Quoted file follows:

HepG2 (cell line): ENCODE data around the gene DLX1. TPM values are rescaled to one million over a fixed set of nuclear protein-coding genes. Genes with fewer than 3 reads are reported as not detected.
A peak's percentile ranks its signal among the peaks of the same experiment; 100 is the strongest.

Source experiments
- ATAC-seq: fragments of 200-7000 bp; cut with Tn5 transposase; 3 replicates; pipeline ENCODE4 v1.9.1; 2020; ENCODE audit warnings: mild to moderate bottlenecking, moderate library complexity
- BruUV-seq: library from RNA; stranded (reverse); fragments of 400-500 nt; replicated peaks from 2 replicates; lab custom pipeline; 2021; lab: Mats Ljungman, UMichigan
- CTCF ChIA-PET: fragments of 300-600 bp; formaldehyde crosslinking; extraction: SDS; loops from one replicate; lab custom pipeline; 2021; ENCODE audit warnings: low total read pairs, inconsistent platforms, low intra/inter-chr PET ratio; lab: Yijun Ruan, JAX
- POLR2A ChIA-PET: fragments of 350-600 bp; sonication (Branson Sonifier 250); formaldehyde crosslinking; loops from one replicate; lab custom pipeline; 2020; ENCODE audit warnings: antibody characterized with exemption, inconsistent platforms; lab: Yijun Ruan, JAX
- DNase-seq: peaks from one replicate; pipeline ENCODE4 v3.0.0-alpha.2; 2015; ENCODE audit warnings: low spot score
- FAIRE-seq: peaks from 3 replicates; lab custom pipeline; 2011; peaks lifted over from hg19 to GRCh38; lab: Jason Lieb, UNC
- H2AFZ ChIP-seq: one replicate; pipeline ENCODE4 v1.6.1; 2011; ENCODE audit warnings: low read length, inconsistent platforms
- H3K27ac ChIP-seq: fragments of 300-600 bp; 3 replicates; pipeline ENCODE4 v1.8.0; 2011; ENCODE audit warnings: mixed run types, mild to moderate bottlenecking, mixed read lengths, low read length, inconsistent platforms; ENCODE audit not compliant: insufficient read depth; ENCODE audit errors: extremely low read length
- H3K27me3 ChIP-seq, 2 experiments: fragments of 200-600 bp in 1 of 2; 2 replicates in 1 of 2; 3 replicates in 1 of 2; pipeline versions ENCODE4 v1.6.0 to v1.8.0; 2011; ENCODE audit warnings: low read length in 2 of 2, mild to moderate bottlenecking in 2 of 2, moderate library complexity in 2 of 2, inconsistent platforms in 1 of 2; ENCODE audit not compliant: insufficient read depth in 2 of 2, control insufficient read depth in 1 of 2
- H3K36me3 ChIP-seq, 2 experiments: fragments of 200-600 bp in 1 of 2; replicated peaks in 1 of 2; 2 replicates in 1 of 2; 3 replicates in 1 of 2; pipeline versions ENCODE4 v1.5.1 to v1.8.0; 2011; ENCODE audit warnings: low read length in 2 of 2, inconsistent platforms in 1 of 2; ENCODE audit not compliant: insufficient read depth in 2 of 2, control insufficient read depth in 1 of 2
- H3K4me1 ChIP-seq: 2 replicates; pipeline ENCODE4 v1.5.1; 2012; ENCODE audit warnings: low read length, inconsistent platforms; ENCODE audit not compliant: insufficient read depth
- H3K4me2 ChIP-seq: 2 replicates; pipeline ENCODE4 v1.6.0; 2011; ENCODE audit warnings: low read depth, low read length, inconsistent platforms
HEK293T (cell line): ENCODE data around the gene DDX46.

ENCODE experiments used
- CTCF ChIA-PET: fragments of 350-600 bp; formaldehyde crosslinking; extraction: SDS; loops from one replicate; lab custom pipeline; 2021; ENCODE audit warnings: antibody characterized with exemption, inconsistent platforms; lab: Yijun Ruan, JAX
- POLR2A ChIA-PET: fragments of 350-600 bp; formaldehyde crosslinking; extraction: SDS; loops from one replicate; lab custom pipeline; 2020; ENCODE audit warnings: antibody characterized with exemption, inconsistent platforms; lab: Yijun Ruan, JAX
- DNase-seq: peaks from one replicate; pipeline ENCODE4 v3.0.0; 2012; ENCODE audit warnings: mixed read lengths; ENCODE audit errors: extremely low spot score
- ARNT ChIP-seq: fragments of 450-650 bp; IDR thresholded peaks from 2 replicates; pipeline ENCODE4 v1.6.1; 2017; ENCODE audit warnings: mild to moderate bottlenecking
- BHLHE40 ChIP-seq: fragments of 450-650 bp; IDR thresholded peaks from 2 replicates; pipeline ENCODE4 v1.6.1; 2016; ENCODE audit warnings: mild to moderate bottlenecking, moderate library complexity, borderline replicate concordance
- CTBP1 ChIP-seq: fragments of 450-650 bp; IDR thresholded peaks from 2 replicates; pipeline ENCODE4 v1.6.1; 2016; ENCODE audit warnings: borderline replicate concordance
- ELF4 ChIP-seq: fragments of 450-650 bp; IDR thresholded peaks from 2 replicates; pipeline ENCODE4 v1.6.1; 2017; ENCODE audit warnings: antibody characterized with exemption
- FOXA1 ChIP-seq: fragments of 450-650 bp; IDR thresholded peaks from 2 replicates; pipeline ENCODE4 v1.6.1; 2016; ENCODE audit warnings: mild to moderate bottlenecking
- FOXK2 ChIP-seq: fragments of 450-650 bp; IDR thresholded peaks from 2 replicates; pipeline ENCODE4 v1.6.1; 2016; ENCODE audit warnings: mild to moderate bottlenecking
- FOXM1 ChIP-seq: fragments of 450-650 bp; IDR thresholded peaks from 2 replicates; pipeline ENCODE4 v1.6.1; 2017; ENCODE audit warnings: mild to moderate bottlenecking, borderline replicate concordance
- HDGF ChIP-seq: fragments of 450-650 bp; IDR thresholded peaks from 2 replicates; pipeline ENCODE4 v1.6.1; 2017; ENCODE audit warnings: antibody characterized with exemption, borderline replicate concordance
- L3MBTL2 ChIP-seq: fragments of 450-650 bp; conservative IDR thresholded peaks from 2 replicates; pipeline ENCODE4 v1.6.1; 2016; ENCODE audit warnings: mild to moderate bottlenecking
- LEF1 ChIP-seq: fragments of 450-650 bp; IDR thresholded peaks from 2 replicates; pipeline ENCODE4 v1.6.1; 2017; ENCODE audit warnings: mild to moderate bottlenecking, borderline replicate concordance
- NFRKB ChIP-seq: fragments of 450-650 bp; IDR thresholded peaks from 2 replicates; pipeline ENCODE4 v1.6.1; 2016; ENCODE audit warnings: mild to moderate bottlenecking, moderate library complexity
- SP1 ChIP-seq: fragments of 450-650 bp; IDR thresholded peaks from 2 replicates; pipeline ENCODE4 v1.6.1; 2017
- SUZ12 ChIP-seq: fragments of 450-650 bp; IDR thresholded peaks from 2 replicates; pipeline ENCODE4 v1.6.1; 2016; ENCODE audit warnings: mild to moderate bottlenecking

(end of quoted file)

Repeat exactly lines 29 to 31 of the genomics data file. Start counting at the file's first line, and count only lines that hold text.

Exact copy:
- L3MBTL2 ChIP-seq: fragments of 450-650 bp; conservative IDR thresholded peaks from 2 replicates; pipeline ENCODE4 v1.6.1; 2016; ENCODE audit warnings: mild to moderate bottlenecking
- LEF1 ChIP-seq: fragments of 450-650 bp; IDR thresholded peaks from 2 replicates; pipeline ENCODE4 v1.6.1; 2017; ENCODE audit warnings: mild to moderate bottlenecking, borderline replicate concordance
- NFRKB ChIP-seq: fragments of 450-650 bp; IDR thresholded peaks from 2 replicates; pipeline ENCODE4 v1.6.1; 2016; ENCODE audit warnings: mild to moderate bottlenecking, moderate library complexity